British author, Kate Weinberg spent seven years writing her debut novel, The Truants. She studied at Oxford University, and then later at the University of East Anglia. The concrete buildings and dormitories of the Norwich campus, at which first-year student Jess Walker arrives, is clearly based on UEA. It is a far cry from the glittering spires of Oxford in Brideshead Revisited. Weinberg has said in interview that there is "something bracing about UEA's concrete reality".
Jess, is the middle child of a middle class family, but when she arrives at Norwich her conventional life will change forever. Studying English literature, she's desperate to enrol in the course on Agatha Christie, given by "campus star" Dr Lorna Clay. Weinberg has said the Clay's character is partly based on author and critic Lorna Sage, whose entire academic career was spent at UEA).
Lorna's academic reputation has been built on a bestselling book about writers. Rumours abound, however, as to why Lorna suddenly left her Cambridge University Fellowship for the less prestigious Norwich campus. The Truants, which is told six years after the events by Jess, has decided echoes of Donna Tartt's The Secret History in its focus on a small campus group whose interactions unwind to reveal deadly secrets.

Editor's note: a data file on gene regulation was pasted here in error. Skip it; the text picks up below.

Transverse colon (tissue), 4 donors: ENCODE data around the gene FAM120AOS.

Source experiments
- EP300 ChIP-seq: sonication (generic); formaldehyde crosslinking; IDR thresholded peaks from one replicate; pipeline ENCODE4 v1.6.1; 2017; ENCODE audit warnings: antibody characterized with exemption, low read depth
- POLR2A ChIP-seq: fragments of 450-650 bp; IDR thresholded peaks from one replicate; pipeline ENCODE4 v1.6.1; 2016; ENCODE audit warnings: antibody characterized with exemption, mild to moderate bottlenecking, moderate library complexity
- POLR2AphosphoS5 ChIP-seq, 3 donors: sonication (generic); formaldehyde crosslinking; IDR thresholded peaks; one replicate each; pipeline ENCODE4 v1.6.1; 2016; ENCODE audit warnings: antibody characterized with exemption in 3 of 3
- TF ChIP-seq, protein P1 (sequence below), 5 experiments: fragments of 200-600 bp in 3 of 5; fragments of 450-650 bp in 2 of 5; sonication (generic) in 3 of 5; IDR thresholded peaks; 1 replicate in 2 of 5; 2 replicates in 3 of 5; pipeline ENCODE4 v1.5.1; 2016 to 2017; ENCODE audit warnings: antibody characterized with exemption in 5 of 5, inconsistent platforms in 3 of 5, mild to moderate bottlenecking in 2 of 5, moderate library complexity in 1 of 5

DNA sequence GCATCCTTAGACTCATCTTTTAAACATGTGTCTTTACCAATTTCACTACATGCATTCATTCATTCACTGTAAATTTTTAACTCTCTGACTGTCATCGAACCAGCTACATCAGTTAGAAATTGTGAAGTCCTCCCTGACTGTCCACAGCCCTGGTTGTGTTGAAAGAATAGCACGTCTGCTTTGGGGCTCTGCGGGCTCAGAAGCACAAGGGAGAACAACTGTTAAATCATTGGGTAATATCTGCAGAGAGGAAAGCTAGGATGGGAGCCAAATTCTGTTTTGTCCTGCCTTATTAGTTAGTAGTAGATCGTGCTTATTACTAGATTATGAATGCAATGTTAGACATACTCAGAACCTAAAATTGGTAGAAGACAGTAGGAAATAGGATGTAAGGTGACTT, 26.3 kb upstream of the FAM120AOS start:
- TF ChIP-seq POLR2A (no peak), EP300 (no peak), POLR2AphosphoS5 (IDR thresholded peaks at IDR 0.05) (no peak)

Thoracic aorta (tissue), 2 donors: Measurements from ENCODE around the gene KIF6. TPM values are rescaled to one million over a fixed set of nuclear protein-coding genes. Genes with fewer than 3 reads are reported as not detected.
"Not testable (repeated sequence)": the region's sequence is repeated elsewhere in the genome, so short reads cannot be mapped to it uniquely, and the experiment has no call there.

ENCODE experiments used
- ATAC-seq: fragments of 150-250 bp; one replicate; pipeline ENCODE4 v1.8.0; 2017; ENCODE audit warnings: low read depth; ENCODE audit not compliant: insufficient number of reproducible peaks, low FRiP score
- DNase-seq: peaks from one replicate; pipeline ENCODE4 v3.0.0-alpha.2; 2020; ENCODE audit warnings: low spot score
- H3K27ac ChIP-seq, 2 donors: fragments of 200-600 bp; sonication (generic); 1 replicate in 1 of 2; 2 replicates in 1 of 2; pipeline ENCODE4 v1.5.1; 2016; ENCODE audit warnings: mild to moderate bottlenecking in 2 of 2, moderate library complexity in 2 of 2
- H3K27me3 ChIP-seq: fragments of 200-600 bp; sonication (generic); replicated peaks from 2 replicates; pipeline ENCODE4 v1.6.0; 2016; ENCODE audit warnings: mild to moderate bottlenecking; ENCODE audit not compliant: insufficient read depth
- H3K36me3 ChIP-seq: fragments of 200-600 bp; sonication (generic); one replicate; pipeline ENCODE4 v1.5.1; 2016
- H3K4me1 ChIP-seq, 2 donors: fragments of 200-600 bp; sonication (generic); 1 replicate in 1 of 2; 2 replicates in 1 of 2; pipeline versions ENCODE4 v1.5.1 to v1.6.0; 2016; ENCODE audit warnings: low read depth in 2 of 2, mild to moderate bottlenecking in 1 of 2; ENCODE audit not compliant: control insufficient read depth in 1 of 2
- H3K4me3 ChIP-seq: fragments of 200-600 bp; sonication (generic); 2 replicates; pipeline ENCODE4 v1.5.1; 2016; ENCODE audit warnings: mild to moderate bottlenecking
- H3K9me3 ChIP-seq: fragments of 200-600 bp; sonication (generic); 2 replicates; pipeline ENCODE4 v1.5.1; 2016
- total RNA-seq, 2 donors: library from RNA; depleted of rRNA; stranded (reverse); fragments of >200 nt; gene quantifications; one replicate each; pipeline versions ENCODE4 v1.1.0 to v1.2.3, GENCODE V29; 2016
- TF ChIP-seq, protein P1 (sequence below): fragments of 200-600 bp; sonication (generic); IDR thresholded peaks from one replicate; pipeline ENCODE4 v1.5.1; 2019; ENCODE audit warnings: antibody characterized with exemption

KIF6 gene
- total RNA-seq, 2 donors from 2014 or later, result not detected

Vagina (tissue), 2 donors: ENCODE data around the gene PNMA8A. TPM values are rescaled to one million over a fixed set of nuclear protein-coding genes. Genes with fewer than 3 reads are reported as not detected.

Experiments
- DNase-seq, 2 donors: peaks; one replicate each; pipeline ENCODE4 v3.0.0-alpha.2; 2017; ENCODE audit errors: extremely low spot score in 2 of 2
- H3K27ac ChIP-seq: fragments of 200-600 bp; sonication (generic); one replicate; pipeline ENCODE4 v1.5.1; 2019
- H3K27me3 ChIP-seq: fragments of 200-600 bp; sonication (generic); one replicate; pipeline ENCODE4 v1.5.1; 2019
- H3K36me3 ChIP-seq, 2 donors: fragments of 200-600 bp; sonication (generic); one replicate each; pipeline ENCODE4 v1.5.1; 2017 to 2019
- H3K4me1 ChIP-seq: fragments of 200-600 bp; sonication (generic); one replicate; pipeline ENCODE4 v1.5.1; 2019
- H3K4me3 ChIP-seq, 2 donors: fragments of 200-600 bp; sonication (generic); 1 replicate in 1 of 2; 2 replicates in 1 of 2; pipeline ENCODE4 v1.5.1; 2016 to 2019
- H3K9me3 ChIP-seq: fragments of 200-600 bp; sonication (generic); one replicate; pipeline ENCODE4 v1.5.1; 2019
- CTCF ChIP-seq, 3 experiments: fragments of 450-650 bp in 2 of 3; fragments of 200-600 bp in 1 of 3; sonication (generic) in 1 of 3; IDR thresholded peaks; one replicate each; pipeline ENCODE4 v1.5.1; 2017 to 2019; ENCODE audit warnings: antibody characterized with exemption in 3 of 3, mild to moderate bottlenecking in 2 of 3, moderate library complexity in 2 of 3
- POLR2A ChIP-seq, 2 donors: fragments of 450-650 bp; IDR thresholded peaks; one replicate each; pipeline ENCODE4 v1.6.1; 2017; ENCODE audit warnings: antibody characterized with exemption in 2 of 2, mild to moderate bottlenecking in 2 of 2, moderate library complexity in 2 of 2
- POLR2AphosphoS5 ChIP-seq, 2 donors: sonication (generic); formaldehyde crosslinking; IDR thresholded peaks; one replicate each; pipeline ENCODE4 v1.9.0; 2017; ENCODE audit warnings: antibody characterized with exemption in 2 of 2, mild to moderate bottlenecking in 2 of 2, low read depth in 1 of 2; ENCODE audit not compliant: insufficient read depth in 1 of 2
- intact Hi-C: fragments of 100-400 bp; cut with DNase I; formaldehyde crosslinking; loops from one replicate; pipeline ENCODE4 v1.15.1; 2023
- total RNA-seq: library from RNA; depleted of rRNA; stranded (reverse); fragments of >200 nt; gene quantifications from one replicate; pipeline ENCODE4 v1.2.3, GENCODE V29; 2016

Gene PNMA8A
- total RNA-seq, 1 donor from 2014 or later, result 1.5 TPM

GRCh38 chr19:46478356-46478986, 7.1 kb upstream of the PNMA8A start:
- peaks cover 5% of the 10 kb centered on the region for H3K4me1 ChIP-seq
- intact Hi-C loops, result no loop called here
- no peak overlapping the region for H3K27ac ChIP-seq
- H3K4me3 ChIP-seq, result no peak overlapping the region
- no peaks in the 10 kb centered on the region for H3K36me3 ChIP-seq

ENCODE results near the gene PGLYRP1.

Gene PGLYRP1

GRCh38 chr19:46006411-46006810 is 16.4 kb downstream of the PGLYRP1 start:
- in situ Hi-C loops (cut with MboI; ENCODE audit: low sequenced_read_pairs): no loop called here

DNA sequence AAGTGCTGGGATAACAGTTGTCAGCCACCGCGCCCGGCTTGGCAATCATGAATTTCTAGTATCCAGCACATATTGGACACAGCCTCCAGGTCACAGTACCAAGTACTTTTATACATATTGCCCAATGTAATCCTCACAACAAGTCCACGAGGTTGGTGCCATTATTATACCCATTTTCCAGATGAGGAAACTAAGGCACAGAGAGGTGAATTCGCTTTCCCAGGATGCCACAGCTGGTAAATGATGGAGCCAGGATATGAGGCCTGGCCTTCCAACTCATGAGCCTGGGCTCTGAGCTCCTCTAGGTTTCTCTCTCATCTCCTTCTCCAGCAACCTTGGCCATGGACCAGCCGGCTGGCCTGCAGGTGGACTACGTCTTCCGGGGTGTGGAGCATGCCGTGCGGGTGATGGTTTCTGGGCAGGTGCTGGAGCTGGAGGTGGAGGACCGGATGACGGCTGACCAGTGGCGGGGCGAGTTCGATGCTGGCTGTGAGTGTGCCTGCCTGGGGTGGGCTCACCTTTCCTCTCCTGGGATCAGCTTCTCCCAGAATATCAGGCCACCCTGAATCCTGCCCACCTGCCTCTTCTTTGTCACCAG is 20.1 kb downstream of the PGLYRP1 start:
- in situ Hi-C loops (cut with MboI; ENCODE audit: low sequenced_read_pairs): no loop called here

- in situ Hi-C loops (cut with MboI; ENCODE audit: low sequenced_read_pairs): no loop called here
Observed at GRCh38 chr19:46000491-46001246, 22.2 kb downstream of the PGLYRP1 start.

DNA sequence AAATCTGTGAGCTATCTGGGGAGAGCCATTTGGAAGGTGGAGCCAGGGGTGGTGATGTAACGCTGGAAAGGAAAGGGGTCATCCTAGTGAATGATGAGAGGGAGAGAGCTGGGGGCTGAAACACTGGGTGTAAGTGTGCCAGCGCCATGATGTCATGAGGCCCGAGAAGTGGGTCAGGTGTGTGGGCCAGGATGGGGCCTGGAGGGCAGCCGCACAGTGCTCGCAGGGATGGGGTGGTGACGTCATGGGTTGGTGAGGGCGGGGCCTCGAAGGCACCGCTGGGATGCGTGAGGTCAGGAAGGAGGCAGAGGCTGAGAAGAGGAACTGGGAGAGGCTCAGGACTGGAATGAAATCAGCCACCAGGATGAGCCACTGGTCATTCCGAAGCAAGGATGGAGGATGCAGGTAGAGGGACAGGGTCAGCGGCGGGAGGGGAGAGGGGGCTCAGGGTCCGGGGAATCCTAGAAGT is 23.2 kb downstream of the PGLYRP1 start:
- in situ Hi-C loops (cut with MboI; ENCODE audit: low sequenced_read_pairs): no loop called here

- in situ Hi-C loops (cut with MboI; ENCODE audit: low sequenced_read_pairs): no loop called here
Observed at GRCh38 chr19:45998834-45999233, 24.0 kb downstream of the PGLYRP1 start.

Jess is initially something of a blank canvas for the depiction of the others in her group: the aristocratic, drug-taking Georgie, handsome geologist Nick and Alec, a sophisticated South African journalist, who has had to leave South Africa because of his attacks on the mining industry, and the charismatic Lorna. Jess is infatuated with Lorna, "I coveted her right down to the old-fashioned bicycle she rode around campus, whose basket always held some oddity". The love lives of the quintet overlap and unravel as they play truant from lectures and tutorials. Jess's middle-class code disappears as she is called upon to break rules and cross moral boundaries. Finding out about Alec's infidelity leads Georgia to a drug overdose and breakdown and a bitter separation from Jess.
Weinberg, in an interview, has cross-referenced Agatha Christie's disappearance and breakdown in 1926, reflected in the novel when events "set in motion by desire, end in disappearance and crushing loss". Lorna says to Jess, "Christie's books are full of triangles, secret loves, betrayals amongst friends, amongst family, often amongst the sisterhood". When death strikes the group, pregnant Jess turns to Lorna for help, which eventually sees Lorna and Jess on a remote Italian island confronting some stark truths.
The Truants is an absorbing study of "obsession, deceit and betrayal", even if, at times, the novel seems a little too clinically contrived.
- Colin Steele is a Canberra reviewer.
- The Truants, by Kate Weinberg. Bloomsbury. $29.99